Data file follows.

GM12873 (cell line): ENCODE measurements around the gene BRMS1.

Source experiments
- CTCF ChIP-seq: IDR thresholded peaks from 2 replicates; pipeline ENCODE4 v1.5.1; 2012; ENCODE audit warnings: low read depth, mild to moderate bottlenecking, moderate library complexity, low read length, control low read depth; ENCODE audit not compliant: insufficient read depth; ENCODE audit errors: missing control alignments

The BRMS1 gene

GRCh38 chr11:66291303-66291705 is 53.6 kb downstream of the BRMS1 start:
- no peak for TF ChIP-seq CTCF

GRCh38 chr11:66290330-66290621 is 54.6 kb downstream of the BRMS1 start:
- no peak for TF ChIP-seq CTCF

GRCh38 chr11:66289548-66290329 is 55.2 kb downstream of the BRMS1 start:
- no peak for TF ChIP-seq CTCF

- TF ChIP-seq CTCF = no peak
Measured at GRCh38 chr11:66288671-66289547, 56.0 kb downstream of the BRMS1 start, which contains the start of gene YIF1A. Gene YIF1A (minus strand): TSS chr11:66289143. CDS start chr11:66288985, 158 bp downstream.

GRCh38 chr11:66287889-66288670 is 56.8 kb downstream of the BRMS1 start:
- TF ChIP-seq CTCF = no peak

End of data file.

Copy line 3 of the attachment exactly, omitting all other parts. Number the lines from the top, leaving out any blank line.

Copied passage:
- CTCF ChIP-seq: IDR thresholded peaks from 2 replicates; pipeline ENCODE4 v1.5.1; 2012; ENCODE audit warnings: low read depth, mild to moderate bottlenecking, moderate library complexity, low read length, control low read depth; ENCODE audit not compliant: insufficient read depth; ENCODE audit errors: missing control alignments